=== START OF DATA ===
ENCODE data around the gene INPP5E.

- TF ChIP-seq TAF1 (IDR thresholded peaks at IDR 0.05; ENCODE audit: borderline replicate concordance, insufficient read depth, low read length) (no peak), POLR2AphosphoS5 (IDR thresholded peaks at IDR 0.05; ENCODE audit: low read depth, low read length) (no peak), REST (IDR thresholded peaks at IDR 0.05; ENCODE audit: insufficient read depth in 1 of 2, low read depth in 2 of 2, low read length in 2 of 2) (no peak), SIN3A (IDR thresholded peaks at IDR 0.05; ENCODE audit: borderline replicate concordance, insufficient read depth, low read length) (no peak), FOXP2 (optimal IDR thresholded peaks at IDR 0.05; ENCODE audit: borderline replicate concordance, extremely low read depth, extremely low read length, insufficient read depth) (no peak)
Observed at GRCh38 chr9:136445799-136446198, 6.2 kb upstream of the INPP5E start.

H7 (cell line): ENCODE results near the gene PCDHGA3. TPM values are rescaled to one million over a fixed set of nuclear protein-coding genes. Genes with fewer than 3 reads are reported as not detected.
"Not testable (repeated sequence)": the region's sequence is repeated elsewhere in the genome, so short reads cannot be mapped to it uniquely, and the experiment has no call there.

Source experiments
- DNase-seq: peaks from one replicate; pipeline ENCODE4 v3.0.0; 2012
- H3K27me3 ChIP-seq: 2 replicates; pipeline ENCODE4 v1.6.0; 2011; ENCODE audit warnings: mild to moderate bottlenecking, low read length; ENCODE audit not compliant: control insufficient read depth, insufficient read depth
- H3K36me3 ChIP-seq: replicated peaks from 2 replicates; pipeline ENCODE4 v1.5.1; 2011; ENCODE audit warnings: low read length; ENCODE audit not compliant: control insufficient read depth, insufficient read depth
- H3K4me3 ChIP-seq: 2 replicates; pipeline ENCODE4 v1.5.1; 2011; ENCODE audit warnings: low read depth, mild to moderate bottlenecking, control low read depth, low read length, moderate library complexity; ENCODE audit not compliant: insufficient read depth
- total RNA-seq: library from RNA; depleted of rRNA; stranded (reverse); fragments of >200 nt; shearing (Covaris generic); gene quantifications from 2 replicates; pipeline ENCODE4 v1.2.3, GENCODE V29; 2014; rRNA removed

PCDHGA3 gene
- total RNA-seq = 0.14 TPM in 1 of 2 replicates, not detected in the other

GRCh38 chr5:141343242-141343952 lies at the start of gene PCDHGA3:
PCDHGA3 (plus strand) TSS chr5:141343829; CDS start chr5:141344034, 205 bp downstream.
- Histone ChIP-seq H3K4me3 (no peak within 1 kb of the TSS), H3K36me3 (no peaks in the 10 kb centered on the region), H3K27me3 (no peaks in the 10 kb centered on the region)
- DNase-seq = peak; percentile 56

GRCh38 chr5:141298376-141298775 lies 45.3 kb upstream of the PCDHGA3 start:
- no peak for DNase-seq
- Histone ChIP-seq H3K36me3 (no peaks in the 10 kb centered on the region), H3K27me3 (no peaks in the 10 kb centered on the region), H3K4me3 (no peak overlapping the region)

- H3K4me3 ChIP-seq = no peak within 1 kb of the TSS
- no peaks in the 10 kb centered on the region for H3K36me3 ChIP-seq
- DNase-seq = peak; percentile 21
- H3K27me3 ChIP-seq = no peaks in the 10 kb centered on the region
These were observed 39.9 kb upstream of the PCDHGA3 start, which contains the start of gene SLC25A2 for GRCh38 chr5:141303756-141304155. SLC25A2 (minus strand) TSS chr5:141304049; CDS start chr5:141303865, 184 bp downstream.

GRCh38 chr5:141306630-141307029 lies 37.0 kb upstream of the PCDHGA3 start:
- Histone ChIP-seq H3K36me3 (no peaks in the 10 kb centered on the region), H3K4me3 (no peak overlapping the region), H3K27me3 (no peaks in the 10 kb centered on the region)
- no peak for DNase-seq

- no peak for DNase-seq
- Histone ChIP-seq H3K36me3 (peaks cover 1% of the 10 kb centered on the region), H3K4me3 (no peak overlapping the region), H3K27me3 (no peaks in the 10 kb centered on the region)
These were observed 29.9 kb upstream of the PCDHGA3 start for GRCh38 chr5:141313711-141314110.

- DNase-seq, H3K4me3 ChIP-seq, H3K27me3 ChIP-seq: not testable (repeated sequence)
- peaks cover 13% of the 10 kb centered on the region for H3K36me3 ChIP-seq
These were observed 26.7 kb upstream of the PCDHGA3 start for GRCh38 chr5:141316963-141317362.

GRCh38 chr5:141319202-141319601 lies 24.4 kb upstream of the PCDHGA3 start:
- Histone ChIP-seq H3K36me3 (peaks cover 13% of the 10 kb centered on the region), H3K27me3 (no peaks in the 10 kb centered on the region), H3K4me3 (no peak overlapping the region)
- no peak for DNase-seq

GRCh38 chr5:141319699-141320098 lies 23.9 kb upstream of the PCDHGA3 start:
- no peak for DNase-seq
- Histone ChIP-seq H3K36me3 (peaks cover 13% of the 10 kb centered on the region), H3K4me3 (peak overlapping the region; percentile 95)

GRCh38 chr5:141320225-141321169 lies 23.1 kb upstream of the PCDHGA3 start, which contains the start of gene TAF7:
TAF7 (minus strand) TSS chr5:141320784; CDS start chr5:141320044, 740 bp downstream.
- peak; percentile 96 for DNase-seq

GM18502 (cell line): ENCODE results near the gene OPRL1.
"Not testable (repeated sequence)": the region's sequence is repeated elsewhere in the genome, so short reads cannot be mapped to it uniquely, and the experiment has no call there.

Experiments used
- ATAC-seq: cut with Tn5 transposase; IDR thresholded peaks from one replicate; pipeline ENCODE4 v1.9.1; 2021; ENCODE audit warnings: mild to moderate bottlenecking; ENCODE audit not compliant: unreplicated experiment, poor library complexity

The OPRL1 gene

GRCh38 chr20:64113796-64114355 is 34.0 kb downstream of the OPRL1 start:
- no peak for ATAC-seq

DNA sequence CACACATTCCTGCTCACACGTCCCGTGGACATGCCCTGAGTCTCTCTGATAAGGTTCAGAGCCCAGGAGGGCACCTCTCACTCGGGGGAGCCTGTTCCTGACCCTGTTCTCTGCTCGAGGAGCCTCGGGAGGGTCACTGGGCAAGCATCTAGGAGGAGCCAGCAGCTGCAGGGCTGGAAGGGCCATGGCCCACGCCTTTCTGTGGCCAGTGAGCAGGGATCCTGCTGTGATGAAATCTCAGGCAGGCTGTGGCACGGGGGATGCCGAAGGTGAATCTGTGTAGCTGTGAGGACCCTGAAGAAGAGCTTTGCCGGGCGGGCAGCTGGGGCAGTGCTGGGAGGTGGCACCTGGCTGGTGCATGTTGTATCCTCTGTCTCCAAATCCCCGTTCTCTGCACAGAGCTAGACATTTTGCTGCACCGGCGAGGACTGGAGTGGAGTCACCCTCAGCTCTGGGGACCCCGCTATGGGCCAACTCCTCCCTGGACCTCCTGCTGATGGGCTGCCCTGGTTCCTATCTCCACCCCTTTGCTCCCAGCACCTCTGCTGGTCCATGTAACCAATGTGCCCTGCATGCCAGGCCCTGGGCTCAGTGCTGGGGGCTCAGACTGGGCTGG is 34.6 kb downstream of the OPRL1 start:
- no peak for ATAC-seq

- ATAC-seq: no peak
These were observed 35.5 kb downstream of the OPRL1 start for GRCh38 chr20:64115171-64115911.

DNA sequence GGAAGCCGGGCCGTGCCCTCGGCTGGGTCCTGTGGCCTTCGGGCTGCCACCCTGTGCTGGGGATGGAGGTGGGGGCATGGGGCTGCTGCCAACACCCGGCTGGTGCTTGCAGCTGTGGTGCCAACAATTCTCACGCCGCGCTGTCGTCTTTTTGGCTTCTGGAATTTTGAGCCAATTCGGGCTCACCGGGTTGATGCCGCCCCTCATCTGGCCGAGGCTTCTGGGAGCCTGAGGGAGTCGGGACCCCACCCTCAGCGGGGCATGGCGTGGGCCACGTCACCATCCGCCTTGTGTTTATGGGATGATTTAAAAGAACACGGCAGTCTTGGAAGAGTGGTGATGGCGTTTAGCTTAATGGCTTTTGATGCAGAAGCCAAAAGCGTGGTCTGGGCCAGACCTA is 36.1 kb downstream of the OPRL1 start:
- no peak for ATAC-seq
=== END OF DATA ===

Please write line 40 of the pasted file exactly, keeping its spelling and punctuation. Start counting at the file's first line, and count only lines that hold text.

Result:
- Histone ChIP-seq H3K36me3 (peaks cover 13% of the 10 kb centered on the region), H3K4me3 (peak overlapping the region; percentile 95)